About this course:
In a natural woodland or meadow, very little rainfall runs off. During development, natural vegetation is usually removed and replaced with hard impervious surfaces such as roads, buildings and parking areas. This land surface change decreases infiltration, groundwater recharge and evapotranspiration; increases runoff and carries excess nutrients, sediment and other contaminants into our streams, rivers and lakes. It is imperative that we protect our natural resources and especially our fresh water.
In order to protect citizens, property and natural resources from poorly managed stormwater runoff, state and federal regulatory agencies now require local jurisdictions to better manage both quantity and quality of stormwater runoff from construction sites as well as on a regional or watershed basis. As a means to comply with these new regulatory mandates, many local jurisdictions are imposing stormwater utility fees based on existing or proposed impervious surface areas of properties. Typically such fees can be reduced or averted if on-site low impact development best management practices are properly implemented.
How can property owners minimize long term costs associated with stormwater utility fees? What are the best ways to comply with stormwater runoff QUANTITY and QUALITY regulations?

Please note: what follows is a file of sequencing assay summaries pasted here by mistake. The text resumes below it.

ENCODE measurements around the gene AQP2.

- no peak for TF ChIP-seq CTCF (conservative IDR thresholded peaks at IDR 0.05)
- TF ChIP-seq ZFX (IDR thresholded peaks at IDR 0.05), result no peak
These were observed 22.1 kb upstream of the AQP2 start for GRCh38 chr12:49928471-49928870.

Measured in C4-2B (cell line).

What are the most cost effective and sustainable practices to manage stormwater? This course will help answer those questions, and generally describes new stormwater regulations and various best management practices (BMP), as well as shows how to utilize permeable paving to be an extremely effective low impact development BMP and explains how properties can be developed and maintained sustainable to achieve the triple bottom line.
Steve is a licensed architect, LEED Accredited Professional with Building Design + Construction Specialty (LEED AP/BD+C), Building Performance Institute (BPI) Analyst and Noesis Energy Adviser. He is a 1974 graduate of the University of Oklahoma with Bachelor of Architecture and Bachelor of Science in Environmental Design degrees. His many years of diversified architectural experience include extensive design, project management and energy/utility audit consulting for a wide variety of building types throughout the United States and the Middle East. He has promoted alternative energy, conservation measures and equitable environmental design since the early 1970's, including training state of Oklahoma university staff in energy auditing procedures.
CEUs: 1 hour
The GreenHome Institute is a 501 c3 non profit with a mission to empower people to make healthier and more sustainable choices in the construction and renovation of the places we live. We have certified over 6,000 green homes and trained over 15,000 professionals in residential green building.